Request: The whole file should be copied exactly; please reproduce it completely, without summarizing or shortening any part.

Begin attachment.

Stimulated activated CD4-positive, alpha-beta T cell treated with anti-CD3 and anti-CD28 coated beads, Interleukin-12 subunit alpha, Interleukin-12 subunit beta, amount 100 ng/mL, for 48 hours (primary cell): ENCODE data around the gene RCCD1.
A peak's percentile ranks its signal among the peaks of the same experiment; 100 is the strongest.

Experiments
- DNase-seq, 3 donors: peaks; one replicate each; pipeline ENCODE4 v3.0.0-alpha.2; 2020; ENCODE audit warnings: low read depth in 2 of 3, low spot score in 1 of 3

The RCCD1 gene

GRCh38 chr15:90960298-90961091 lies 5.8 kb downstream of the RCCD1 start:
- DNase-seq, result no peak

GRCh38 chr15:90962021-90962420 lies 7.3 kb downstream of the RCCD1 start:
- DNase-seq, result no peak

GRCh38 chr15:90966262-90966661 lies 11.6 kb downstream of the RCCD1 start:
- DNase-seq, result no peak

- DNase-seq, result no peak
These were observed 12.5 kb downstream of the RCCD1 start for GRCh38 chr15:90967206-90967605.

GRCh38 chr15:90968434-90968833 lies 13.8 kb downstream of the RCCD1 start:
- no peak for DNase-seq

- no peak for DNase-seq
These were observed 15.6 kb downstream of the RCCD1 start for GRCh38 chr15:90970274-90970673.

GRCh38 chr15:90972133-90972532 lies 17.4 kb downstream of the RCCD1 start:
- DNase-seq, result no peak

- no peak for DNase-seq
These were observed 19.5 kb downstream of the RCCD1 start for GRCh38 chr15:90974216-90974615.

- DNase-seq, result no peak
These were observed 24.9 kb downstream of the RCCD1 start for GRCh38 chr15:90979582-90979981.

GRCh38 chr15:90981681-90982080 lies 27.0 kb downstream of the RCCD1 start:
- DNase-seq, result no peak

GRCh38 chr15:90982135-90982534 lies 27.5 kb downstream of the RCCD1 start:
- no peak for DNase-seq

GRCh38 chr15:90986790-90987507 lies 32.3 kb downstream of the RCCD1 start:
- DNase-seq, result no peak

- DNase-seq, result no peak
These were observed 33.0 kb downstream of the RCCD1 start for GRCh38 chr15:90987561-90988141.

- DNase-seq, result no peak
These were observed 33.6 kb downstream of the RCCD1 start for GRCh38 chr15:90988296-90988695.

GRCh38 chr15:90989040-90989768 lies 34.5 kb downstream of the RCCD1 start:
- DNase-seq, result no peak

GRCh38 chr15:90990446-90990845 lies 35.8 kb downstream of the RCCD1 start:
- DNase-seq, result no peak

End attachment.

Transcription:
Stimulated activated CD4-positive, alpha-beta T cell treated with anti-CD3 and anti-CD28 coated beads, Interleukin-12 subunit alpha, Interleukin-12 subunit beta, amount 100 ng/mL, for 48 hours (primary cell): ENCODE data around the gene RCCD1.
A peak's percentile ranks its signal among the peaks of the same experiment; 100 is the strongest.

Experiments
- DNase-seq, 3 donors: peaks; one replicate each; pipeline ENCODE4 v3.0.0-alpha.2; 2020; ENCODE audit warnings: low read depth in 2 of 3, low spot score in 1 of 3

The RCCD1 gene

GRCh38 chr15:90960298-90961091 lies 5.8 kb downstream of the RCCD1 start:
- DNase-seq, result no peak

GRCh38 chr15:90962021-90962420 lies 7.3 kb downstream of the RCCD1 start:
- DNase-seq, result no peak

GRCh38 chr15:90966262-90966661 lies 11.6 kb downstream of the RCCD1 start:
- DNase-seq, result no peak

- DNase-seq, result no peak
These were observed 12.5 kb downstream of the RCCD1 start for GRCh38 chr15:90967206-90967605.

GRCh38 chr15:90968434-90968833 lies 13.8 kb downstream of the RCCD1 start:
- no peak for DNase-seq

- no peak for DNase-seq
These were observed 15.6 kb downstream of the RCCD1 start for GRCh38 chr15:90970274-90970673.

GRCh38 chr15:90972133-90972532 lies 17.4 kb downstream of the RCCD1 start:
- DNase-seq, result no peak

- no peak for DNase-seq
These were observed 19.5 kb downstream of the RCCD1 start for GRCh38 chr15:90974216-90974615.

- DNase-seq, result no peak
These were observed 24.9 kb downstream of the RCCD1 start for GRCh38 chr15:90979582-90979981.

GRCh38 chr15:90981681-90982080 lies 27.0 kb downstream of the RCCD1 start:
- DNase-seq, result no peak

GRCh38 chr15:90982135-90982534 lies 27.5 kb downstream of the RCCD1 start:
- no peak for DNase-seq

GRCh38 chr15:90986790-90987507 lies 32.3 kb downstream of the RCCD1 start:
- DNase-seq, result no peak

- DNase-seq, result no peak
These were observed 33.0 kb downstream of the RCCD1 start for GRCh38 chr15:90987561-90988141.

- DNase-seq, result no peak
These were observed 33.6 kb downstream of the RCCD1 start for GRCh38 chr15:90988296-90988695.

GRCh38 chr15:90989040-90989768 lies 34.5 kb downstream of the RCCD1 start:
- DNase-seq, result no peak

GRCh38 chr15:90990446-90990845 lies 35.8 kb downstream of the RCCD1 start:
- DNase-seq, result no peak